and Encyclopedia Britannica
“Each indicated the figures they reported were estimates based on a common perception that Churches of Christ were growing rapidly,” Lynn told The Christian Chronicle
in 2007. “The figures they submitted simply added a percentage like 10 percent each year. Others, including Reuel Lemmons, began to use these figures, and so the word spread that we were the fastest-growing church in America.”
Lynn’s own research concluded that Churches of Christ experienced a steady upward membership trend in the post-World War II era. But that growth fell below the “ballooned estimates,” he said.
The 1980 survey counted 12,762 congregations with 1,601,661 adherents. From 1990 through 2003, Lynn compiled updates of those statistics every three years before turning over the national survey to Royster.
Since 1980, the nation’s population has jumped 36.3 percent.
Not only have Churches of Christ failed to keep up with that growth, but also the number of people in the pews has dropped 1.5 percent since then.
“We all need to be asking, ‘Why?’” Royster said. “Does this have to do with generational differences, the political landscape, culture change, education, media? Are churches directing proper resources toward evangelism and good Christian teaching?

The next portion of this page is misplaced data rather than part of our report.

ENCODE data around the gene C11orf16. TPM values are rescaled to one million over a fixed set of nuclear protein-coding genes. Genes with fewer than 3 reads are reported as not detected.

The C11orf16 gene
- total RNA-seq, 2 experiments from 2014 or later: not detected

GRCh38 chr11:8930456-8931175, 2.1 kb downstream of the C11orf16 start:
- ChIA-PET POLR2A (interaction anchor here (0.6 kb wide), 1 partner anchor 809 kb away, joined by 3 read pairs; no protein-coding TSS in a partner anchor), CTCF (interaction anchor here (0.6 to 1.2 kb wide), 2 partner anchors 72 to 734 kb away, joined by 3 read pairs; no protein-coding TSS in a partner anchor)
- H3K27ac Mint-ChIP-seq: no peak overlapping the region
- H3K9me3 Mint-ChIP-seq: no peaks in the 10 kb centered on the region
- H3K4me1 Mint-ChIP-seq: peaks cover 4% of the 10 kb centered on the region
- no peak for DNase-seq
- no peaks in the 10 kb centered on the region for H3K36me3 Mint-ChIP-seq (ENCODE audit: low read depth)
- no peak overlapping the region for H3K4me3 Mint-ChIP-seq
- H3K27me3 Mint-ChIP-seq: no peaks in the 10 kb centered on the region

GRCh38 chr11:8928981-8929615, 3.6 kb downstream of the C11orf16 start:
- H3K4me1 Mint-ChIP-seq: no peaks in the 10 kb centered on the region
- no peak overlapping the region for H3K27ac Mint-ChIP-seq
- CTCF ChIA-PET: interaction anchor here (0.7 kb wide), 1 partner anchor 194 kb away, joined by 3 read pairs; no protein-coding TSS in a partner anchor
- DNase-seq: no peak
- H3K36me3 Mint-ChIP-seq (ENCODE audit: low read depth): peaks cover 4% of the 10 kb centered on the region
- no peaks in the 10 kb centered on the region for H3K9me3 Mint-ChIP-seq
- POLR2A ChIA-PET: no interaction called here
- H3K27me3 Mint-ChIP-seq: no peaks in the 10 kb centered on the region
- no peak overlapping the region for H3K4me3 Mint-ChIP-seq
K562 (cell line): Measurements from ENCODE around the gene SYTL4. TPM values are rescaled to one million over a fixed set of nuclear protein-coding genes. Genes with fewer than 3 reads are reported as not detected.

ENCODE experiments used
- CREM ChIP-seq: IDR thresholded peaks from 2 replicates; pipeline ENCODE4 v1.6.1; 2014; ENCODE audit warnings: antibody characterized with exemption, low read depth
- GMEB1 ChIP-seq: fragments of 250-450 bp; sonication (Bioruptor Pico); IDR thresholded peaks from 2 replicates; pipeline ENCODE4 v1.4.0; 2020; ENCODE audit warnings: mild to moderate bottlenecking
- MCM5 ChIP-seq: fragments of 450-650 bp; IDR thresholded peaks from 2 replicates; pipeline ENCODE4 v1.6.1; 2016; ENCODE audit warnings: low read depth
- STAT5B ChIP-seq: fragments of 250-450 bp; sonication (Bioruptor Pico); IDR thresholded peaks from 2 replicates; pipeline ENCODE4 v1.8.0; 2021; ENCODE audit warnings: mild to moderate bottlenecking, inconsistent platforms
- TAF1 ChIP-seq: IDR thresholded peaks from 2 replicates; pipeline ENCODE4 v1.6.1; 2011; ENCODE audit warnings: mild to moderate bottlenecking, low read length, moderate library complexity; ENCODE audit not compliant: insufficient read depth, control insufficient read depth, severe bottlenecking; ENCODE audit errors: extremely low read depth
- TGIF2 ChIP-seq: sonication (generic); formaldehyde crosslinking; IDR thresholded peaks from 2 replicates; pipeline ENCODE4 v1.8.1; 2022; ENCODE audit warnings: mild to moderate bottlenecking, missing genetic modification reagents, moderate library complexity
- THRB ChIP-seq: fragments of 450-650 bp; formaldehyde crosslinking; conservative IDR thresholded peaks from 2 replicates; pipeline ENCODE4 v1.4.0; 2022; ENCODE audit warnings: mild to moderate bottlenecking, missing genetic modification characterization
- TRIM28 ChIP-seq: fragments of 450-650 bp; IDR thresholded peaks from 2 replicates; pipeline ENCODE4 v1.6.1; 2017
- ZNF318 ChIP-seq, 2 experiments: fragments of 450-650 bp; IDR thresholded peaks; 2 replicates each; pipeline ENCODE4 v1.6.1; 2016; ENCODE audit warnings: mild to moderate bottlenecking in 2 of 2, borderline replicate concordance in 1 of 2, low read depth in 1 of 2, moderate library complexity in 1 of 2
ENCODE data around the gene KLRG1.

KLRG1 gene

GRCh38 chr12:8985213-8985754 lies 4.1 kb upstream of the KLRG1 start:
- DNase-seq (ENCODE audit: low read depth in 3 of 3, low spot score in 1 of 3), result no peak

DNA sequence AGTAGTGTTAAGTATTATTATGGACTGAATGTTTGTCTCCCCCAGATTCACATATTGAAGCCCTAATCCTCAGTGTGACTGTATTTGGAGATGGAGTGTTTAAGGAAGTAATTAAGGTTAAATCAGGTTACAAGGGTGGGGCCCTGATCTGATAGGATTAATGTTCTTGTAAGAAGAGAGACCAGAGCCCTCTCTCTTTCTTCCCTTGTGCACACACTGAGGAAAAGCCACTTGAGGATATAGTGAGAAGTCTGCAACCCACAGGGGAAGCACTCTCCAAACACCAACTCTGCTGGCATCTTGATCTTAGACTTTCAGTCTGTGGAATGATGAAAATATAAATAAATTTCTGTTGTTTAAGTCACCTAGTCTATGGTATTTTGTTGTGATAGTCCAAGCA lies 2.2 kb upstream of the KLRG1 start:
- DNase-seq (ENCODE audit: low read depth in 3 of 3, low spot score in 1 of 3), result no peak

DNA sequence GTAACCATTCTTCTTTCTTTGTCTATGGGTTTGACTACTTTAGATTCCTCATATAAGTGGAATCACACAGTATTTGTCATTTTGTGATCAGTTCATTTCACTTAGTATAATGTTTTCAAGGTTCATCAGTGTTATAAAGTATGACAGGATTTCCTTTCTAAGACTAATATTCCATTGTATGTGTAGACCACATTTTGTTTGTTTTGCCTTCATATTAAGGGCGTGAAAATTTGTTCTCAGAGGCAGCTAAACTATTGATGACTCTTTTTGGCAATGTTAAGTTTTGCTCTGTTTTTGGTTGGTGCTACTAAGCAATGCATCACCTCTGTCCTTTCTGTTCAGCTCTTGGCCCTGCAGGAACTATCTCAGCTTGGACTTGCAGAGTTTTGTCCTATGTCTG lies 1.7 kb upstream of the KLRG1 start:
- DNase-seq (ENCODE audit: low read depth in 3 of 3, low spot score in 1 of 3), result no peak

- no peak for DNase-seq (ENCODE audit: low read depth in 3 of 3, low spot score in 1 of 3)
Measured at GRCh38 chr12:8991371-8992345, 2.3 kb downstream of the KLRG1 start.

“Have the hearts of Americans become so apathetic and hardened towards religion in general that America is no longer fertile ground for the seed of God’s Word?” he added. “I think these figures are telling us that there are many questions that need to be addressed before the sky does start falling.” WHY THE DECLINE?
In “Are We Growing?”
— a yearlong series of reports in 2007 — the Chronicle
tackled reasons behind the fast-growing population and the slow-growing, or declining, church.
Explanations offered by church leaders ran the gamut:
• Immigration of millions of Hispanics — most of them Roman Catholics — from Mexico and Central America have accounted for much of the population increase. At the same time, many immigrants have come from Muslim-dominated parts of the world.
• Birth rates have fallen as members have become more affluent.
• At the same time, U.S. society has moved from a rural culture to one that is primarily suburban and urban — taking members from the traditional base of Churches of Christ. Many, small rural congregations struggle to survive.
• Some blamed complacency.
• Others said churches have focused too much on institutional loyalty and not enough on the message of Christ.
• Still others suggested that the membership figures reflected a post-Christian era in the U.S. Many denominations — Methodists, Presbyterians, Episcopalians and Lutherans among them — have posted steep declines in recent decades. After years of growth, Southern Baptists have reported drops in baptisms and membership the past few years.
“The commonalities between Southern Baptists and Churches of Christ would probably be the need to find ways to engage culture that we’ve forgotten,” said Southern Baptist statistician Ed Stetzer, president of LifeWay Research in Nashville. “If the ’50s came back, most of your churches and most of my churches are ready to go. The reality is, we don’t live in the ’50s anymore.”
. . .
BY THE YEARS
SOURCE: Churches of Christ in the United States, published by 21st Century Christian.